Actually, do. Kjirsten Lee explains.
It’s every horse-crazy kid’s dream: they wake up Christmas morning and sneak downstairs, to find a pony under the tree with a bow around its neck! While the logistics of getting the pony in the house are tricky enough, the other details involved in giving a horse as a gift can be even more complicated.
The first consideration, of course, is whether the person receiving the horse (and their parents!) is ready to be a horse owner. As most of us quickly realize, buying the horse is often the least expensive part of horse ownership. Being a responsible gift-giver and horse owner means making sure that the horse will be well taken care of.
An equally important consideration is whether the horse and rider are a good match. Often, a gift horse is one that the recipient has been riding or working with for some time. Particularly when buying a horse for a child, it is very important that the horse and rider will get along in order to save any heartache or money that could result from buying the wrong horse.
From a legal perspective, the person gifting the horse should have some paperwork drawn up to indicate that they are transferring ownership of the horse to the recipient. If a parent is buying a horse for their child, this can be a bill of sale between the parent and the seller, as should happen in any transaction. Make sure the bill of sale is detailed enough to protect both parties. It is always a good idea to have a knowledgeable attorney draft or at least review the bill of sale before it is signed. Another circumstance may be a gift between friends. In this case, the “giver” may have a bill of sale for signature indicating that the horse is being “sold” for what we call “nominal consideration” – essentially, $1.00 will suffice as a “purchase price” to indicate that there is some transfer of value and create a valid contract.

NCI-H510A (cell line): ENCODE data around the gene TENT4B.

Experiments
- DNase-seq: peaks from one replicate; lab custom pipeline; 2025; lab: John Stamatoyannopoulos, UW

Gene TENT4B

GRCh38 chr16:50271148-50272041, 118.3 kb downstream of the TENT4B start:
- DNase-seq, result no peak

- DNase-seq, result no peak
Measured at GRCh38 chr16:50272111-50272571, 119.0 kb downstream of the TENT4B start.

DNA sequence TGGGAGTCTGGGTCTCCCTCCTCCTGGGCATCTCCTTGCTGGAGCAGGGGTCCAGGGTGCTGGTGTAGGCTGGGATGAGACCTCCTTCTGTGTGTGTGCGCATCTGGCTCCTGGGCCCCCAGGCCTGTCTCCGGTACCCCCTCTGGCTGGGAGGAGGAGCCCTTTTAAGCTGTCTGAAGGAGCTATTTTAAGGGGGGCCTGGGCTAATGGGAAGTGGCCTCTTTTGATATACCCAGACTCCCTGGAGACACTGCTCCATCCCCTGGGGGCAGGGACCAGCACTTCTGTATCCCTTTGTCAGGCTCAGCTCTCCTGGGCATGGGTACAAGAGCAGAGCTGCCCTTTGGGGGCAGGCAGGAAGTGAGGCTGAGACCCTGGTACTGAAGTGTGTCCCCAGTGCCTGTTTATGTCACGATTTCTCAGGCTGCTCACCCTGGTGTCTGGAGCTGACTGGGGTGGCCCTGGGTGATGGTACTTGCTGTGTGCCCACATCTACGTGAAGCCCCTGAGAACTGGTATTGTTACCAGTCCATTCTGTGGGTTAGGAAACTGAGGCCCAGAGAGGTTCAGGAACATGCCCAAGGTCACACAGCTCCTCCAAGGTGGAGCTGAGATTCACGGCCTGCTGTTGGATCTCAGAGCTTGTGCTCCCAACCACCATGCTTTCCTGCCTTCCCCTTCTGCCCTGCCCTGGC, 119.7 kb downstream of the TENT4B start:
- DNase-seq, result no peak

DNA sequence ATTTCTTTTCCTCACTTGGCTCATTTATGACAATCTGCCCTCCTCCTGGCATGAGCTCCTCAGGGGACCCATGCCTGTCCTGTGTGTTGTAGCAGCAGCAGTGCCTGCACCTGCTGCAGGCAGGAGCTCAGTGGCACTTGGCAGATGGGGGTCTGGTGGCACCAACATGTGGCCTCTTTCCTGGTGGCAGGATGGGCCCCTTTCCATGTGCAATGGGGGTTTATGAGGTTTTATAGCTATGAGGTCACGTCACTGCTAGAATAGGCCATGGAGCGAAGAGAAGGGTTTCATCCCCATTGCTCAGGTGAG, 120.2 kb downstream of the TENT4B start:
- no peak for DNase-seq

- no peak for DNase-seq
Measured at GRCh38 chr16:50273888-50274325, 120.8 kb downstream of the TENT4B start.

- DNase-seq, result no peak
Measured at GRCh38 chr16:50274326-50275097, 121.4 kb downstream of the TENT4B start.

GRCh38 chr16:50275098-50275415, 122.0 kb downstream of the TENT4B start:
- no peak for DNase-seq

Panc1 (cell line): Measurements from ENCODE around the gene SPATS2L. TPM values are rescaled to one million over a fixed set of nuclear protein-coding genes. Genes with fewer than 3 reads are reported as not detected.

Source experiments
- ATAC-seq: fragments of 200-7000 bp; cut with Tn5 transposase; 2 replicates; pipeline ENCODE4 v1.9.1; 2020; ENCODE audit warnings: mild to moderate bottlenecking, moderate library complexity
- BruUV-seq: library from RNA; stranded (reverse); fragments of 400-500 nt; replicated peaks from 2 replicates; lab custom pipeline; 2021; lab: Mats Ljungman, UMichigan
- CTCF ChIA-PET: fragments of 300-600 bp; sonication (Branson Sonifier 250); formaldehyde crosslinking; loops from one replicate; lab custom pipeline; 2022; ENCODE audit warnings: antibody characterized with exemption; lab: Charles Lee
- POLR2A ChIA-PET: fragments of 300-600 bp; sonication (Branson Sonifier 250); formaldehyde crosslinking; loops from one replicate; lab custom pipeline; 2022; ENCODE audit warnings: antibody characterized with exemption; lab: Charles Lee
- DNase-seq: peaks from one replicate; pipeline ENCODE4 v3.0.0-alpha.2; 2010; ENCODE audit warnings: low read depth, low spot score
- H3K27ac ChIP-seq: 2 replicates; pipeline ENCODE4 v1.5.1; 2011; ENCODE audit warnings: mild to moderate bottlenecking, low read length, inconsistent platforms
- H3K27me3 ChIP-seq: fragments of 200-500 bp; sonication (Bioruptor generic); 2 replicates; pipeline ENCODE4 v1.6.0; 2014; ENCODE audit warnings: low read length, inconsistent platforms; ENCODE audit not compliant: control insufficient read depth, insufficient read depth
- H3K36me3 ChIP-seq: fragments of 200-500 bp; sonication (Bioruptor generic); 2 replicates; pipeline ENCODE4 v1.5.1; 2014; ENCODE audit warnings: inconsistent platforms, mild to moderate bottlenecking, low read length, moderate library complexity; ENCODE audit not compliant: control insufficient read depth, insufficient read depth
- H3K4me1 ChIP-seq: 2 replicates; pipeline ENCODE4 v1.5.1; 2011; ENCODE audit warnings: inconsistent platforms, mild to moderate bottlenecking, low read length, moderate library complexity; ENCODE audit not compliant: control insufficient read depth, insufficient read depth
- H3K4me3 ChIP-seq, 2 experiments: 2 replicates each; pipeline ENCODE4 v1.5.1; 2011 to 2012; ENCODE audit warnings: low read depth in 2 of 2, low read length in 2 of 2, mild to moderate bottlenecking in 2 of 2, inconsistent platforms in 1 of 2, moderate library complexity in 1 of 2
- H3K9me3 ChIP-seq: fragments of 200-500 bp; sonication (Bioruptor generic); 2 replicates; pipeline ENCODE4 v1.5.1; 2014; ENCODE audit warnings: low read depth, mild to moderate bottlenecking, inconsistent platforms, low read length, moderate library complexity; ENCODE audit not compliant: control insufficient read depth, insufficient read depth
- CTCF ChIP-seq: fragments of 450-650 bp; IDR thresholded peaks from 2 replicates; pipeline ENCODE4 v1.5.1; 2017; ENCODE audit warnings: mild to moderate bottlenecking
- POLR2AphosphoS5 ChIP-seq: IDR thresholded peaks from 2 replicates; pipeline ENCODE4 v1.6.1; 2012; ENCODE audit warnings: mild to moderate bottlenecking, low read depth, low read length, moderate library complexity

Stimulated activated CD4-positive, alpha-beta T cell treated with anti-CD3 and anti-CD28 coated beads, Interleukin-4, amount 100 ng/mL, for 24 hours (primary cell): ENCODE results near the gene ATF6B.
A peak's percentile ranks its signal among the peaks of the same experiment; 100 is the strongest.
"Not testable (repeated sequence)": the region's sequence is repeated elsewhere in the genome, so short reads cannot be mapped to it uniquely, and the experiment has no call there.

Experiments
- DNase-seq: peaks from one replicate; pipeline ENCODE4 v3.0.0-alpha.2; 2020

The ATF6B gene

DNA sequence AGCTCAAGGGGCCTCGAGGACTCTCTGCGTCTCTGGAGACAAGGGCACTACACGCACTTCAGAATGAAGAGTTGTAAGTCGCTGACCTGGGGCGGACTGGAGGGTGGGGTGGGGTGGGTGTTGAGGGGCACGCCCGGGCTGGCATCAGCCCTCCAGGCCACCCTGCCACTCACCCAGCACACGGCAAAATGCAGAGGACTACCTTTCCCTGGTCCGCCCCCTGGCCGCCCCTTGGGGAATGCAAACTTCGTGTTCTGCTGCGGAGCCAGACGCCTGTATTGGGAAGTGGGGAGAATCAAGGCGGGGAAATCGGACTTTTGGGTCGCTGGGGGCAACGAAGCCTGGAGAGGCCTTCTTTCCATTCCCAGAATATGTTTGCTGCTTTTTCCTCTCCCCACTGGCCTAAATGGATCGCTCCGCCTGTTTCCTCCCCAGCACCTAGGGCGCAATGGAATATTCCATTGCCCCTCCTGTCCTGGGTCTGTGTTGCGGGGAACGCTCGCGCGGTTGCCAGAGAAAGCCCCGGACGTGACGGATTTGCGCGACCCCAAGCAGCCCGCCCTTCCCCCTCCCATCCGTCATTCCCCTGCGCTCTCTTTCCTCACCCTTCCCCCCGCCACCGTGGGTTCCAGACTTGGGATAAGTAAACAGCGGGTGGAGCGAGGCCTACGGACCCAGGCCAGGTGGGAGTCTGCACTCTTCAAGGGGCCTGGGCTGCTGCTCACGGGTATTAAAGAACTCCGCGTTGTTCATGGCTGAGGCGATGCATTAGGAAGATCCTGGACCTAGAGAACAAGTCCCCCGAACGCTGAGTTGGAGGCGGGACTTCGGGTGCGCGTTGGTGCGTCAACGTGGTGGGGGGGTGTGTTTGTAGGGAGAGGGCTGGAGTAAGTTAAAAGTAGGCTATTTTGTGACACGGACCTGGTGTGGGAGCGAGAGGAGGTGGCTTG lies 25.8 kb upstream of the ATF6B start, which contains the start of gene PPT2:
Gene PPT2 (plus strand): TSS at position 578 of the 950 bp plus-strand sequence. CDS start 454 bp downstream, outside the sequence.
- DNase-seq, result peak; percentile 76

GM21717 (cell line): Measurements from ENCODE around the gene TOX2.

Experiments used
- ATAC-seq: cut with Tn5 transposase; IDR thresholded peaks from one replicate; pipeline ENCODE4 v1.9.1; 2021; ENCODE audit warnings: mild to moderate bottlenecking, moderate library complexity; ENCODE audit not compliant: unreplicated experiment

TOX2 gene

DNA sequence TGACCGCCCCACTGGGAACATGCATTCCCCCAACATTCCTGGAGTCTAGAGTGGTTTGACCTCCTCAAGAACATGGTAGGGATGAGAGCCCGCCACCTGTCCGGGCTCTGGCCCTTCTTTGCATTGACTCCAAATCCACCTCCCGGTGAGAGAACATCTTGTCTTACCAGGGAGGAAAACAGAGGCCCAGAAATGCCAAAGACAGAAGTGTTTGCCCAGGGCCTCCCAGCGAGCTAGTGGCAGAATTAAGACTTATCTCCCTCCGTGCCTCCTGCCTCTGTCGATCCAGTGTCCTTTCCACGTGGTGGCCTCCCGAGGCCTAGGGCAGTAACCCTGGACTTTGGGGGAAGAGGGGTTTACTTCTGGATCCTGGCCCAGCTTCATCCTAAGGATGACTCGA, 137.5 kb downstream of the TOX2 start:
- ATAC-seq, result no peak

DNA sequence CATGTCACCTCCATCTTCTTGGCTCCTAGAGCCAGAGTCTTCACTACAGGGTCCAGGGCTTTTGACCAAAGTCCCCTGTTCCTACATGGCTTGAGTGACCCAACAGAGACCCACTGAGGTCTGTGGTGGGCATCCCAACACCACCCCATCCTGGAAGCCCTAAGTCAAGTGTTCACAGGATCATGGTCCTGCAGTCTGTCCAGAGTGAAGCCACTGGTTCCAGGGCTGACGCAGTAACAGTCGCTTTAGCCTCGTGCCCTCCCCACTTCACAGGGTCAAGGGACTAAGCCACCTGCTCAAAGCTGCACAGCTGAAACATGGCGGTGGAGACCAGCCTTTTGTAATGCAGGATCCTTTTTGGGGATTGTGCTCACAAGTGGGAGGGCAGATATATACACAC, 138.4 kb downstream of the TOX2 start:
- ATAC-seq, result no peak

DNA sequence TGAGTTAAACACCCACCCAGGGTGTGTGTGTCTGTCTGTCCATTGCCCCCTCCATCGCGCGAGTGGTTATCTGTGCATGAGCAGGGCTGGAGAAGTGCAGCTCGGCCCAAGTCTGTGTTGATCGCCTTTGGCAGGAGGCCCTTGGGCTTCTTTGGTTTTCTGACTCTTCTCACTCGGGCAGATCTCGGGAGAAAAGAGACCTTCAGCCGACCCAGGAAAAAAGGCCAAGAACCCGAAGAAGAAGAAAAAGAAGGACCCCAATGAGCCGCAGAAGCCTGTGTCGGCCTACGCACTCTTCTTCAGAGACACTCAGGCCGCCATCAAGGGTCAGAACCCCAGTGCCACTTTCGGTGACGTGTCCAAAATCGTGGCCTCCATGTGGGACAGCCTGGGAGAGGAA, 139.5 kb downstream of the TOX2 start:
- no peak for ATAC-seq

The person receiving the horse should also have the opportunity to conduct a post-purchase exam, and the seller or giver should be willing to take the horse back if the results are not acceptable. This goes against the old saying “never look a gift horse in the mouth”! Conducting a post-purchase exam ties back to making sure the horse and rider are a good match. It is important to make sure the horse is suitable for what the rider wants to do and there aren’t any lingering health concerns that the new owner won’t be able to address.
Finally, make sure any registration papers are transferred properly. This includes breed registrations, discipline registrations, and USEF registrations. For more on transferring registration, check out a recent article on this topic.
If you have decided to give the ultimate horse lover the ultimate gift of their very own horse, here is a handy video for wrapping that horse:
Happy Holidays, and Go Riding!
For more of Kjirsten’s articles on equine law, click here to open a list.
Kjirsten Lee, J.D., is an equine attorney with rb LEGAL, LLC, in Golden Valley, MN. She has written on topics such as the Horse Protection Act and use of drugs in racehorses, as well as general legal issues that horse people may encounter. You can follow her on Twitter at @KMLee_Esq. Kjirsten and her OTTB Gobain, compete in dressage and eventing.
Disclaimer: Nothing in this article is intended to be legal advice. No attorney-client relationship is created by reading and/or commenting on this post. If you are seeking legal advice, please contact an attorney directly.